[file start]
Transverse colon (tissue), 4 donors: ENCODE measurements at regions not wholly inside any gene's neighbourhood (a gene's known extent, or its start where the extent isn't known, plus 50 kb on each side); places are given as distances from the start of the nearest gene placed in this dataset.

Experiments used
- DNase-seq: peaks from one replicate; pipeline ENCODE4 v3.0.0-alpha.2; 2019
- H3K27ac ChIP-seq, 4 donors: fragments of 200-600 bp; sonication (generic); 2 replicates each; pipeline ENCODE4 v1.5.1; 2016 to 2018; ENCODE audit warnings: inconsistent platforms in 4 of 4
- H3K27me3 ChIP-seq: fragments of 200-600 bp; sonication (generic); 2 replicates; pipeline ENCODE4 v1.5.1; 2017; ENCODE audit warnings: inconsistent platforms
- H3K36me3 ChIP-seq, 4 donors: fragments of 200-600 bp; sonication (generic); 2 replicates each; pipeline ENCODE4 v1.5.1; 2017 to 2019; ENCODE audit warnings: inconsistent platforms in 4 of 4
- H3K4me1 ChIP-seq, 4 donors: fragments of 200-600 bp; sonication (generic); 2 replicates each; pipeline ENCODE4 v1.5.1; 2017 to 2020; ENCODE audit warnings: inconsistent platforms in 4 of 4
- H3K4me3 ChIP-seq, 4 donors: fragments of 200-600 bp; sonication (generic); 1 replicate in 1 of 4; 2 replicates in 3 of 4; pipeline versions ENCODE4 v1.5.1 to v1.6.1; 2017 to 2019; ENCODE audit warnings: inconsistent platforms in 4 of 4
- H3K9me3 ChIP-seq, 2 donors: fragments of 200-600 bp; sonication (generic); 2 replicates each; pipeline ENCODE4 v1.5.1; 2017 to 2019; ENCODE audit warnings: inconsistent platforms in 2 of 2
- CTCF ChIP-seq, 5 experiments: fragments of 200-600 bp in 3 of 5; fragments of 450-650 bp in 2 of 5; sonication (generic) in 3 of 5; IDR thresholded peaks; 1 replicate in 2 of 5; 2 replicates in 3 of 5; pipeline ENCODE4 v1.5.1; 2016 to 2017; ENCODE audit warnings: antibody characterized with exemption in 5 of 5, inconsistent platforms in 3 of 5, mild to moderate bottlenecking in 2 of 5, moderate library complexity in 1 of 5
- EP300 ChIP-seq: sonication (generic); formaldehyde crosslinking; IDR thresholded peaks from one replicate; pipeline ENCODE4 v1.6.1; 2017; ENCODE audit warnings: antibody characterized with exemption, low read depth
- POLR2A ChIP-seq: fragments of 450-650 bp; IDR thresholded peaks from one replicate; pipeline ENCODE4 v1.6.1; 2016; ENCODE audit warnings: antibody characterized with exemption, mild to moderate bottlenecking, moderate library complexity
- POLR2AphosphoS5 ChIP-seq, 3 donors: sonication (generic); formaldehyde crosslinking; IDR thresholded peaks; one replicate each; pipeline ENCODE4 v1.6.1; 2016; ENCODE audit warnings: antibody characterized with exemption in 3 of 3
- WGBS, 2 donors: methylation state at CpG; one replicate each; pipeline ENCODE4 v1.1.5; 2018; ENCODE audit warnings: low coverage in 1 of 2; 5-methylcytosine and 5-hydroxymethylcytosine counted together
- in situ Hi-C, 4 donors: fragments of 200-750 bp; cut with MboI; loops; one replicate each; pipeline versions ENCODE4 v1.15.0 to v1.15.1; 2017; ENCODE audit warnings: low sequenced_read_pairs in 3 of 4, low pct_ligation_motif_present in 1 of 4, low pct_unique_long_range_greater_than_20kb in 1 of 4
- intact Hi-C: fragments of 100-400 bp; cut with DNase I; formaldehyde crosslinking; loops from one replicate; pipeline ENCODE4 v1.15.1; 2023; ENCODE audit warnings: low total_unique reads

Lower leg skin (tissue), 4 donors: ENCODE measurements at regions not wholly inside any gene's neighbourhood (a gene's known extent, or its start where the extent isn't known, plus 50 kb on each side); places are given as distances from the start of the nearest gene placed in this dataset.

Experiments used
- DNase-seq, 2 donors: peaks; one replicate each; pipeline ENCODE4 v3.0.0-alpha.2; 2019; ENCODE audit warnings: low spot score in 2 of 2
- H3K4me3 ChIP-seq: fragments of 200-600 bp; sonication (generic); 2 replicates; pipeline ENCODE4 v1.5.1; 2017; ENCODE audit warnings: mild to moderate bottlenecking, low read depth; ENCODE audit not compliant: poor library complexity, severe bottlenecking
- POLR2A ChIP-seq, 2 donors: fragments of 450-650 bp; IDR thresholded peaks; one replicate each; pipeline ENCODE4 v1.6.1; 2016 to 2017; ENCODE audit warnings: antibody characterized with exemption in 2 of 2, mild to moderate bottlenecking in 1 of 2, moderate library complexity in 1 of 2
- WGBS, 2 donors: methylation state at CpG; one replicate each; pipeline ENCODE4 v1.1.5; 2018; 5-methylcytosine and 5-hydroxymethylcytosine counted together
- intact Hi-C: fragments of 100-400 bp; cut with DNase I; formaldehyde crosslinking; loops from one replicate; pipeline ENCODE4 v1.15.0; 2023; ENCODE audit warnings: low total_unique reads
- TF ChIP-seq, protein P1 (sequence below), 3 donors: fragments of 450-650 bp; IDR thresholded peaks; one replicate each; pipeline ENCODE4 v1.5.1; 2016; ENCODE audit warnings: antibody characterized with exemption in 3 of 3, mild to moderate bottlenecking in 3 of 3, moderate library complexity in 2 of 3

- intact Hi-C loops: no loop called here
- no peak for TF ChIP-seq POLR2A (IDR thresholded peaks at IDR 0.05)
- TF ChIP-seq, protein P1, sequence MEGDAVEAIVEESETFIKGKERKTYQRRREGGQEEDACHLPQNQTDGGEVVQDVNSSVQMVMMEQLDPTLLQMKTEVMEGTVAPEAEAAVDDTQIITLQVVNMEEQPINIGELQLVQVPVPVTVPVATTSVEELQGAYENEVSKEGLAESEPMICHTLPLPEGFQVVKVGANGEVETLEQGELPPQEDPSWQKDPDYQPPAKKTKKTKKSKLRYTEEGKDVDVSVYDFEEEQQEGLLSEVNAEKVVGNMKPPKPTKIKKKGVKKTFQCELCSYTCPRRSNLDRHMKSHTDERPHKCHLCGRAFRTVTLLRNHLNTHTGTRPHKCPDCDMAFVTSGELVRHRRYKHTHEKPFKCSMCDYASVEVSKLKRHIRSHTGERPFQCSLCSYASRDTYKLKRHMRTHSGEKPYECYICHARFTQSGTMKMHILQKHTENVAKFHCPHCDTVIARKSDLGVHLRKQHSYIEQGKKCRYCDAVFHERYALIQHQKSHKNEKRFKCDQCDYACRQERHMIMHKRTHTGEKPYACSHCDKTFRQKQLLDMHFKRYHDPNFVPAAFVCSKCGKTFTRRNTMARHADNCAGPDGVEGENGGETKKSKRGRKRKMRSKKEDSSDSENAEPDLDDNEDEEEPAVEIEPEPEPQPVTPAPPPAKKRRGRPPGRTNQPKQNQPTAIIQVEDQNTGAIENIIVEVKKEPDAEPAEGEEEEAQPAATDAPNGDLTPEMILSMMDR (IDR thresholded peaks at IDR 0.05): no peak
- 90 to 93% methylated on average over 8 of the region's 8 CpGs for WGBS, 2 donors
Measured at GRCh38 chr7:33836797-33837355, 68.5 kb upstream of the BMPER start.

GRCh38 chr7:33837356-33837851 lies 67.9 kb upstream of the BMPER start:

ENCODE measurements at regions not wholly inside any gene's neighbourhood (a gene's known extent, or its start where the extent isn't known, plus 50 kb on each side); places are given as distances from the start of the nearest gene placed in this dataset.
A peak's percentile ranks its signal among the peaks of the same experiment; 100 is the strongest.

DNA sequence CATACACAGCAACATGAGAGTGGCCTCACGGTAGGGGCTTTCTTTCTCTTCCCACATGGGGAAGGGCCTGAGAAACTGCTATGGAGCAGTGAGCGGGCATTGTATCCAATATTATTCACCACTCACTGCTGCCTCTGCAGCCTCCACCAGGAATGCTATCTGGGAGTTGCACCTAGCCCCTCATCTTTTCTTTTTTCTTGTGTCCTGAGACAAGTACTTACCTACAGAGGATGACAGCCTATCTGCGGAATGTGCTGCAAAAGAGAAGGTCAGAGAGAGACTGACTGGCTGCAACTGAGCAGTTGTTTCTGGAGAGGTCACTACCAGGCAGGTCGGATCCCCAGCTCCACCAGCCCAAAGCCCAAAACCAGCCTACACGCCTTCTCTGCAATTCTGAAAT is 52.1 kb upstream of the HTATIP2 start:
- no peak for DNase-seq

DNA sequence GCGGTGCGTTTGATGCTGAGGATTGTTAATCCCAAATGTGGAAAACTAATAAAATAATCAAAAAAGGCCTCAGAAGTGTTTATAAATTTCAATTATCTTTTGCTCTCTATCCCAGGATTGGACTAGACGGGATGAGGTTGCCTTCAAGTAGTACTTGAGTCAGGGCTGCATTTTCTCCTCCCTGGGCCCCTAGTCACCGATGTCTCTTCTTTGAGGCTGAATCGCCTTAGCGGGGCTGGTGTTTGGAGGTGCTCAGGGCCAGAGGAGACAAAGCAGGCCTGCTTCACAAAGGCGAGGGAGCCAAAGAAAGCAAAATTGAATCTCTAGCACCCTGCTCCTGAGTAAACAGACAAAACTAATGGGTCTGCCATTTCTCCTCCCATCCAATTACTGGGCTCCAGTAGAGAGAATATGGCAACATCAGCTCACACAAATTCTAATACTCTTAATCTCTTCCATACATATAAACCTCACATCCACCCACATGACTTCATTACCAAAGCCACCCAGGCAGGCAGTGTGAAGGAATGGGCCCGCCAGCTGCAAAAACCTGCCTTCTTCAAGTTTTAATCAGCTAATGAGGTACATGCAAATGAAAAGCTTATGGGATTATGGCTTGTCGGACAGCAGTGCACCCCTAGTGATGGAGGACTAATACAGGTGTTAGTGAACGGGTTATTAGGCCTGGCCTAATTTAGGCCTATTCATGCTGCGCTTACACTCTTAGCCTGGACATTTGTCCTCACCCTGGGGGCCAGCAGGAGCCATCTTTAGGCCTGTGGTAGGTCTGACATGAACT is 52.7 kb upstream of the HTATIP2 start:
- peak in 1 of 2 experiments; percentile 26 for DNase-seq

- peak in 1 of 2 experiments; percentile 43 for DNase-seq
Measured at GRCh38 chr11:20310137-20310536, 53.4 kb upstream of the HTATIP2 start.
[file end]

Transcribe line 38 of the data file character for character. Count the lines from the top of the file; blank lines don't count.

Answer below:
Measured at GRCh38 chr11:20310137-20310536, 53.4 kb upstream of the HTATIP2 start.